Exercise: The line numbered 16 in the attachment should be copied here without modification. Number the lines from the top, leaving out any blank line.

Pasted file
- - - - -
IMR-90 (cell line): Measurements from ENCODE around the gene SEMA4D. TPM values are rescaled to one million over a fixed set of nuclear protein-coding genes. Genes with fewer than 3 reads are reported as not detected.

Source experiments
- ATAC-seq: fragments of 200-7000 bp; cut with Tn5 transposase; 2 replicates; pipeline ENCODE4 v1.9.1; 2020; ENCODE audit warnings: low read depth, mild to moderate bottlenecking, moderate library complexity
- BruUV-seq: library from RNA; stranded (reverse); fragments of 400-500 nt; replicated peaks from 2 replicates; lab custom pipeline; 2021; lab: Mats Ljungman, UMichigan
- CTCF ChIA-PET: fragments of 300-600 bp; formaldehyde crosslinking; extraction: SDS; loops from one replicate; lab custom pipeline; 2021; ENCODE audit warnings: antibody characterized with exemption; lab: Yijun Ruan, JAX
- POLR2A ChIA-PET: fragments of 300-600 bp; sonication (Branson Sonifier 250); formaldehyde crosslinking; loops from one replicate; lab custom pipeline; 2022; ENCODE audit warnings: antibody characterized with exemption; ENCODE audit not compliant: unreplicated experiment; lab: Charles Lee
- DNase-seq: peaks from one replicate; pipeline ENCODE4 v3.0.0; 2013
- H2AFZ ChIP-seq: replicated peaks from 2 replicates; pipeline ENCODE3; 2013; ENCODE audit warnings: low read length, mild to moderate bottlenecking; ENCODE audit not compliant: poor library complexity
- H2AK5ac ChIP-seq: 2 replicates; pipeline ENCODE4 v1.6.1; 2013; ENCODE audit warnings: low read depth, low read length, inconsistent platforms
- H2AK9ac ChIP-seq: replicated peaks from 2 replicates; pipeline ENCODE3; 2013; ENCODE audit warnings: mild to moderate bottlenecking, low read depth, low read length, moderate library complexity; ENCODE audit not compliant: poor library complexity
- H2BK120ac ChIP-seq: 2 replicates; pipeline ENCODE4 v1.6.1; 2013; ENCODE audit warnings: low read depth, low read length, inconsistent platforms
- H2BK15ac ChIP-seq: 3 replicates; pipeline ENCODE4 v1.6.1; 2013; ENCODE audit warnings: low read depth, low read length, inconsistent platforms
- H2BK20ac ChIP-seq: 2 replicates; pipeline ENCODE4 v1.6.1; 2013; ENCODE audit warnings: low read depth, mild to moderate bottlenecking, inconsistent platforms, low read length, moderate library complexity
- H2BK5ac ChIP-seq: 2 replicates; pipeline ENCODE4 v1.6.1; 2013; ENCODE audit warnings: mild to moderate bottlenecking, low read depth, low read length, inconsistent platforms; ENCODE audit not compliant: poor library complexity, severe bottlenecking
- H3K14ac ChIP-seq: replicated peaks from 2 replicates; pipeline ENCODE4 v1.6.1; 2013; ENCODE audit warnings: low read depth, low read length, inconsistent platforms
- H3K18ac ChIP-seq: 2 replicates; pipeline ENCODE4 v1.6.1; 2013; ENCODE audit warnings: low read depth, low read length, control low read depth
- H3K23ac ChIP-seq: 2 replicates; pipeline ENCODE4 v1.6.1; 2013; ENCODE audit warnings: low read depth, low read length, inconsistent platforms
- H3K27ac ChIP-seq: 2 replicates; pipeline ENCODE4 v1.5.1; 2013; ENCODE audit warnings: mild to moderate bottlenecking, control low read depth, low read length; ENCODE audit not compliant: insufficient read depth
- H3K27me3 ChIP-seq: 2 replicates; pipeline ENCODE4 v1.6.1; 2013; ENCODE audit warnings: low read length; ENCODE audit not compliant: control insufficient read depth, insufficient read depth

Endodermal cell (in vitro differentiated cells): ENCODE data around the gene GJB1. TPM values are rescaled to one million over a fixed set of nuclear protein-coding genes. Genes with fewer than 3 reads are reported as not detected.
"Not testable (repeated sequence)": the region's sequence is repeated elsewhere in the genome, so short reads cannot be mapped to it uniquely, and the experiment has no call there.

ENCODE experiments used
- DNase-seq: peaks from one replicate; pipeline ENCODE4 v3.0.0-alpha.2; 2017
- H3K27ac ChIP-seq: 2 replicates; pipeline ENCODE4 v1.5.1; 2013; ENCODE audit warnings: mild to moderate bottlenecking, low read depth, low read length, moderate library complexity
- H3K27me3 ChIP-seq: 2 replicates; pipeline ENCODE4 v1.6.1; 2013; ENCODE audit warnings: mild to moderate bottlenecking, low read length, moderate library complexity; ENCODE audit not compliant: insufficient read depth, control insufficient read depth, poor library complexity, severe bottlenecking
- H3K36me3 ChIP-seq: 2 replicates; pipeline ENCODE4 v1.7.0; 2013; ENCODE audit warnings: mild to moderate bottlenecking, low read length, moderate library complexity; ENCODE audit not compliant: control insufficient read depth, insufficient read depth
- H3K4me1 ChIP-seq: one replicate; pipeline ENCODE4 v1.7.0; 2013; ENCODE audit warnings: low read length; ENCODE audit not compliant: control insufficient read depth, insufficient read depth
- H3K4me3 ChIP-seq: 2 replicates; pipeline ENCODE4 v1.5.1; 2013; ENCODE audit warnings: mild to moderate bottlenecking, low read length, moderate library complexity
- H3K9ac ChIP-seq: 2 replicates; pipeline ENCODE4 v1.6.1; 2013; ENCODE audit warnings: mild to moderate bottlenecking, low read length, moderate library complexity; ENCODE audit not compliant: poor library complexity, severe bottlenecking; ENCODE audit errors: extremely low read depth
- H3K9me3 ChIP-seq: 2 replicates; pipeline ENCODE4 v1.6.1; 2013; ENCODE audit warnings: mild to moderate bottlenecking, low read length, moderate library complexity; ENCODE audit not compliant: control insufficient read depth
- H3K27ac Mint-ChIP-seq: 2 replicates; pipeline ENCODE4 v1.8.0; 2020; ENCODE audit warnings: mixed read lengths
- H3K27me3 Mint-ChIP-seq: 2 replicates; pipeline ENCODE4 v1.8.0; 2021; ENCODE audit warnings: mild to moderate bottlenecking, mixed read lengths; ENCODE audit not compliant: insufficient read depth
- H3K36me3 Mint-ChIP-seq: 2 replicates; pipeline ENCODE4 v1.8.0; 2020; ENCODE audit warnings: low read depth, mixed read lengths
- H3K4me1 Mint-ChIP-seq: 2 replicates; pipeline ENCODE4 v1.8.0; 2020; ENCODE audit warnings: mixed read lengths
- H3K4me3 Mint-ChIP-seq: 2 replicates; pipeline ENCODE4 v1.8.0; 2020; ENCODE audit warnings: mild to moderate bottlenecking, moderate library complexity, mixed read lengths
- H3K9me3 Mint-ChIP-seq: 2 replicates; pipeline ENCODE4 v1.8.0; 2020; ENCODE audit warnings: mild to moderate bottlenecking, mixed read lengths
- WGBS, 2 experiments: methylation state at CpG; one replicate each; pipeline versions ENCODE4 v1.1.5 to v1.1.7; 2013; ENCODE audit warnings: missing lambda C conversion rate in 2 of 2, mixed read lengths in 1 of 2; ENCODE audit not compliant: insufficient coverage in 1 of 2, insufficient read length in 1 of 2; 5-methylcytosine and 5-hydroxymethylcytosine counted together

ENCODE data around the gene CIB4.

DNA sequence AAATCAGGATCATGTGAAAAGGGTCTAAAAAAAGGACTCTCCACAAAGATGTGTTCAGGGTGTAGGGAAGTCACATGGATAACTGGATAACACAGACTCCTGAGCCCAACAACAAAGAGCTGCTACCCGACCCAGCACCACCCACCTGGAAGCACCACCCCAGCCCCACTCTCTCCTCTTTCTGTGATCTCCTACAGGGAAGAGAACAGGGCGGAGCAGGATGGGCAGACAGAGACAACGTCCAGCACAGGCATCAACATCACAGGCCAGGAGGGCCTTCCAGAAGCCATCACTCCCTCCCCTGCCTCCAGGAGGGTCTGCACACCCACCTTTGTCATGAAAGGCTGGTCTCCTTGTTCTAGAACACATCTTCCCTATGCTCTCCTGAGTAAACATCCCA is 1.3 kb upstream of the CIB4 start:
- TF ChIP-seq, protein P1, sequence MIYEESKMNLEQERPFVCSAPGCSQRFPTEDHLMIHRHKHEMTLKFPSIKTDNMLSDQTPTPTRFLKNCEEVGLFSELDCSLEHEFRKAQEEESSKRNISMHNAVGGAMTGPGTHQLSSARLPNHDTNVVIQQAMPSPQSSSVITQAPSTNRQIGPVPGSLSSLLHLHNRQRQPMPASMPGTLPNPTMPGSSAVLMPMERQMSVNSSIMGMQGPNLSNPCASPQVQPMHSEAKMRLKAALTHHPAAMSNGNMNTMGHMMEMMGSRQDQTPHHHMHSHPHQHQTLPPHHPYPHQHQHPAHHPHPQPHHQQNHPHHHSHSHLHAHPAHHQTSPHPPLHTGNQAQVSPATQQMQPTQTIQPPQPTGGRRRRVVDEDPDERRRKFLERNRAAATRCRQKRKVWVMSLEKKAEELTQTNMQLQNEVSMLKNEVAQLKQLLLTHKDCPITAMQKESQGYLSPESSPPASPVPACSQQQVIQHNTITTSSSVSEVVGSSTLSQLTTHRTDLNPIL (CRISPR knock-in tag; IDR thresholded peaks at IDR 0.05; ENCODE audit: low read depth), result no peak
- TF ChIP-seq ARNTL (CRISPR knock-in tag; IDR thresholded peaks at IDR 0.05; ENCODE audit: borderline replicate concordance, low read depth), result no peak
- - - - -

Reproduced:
- H3K18ac ChIP-seq: 2 replicates; pipeline ENCODE4 v1.6.1; 2013; ENCODE audit warnings: low read depth, low read length, control low read depth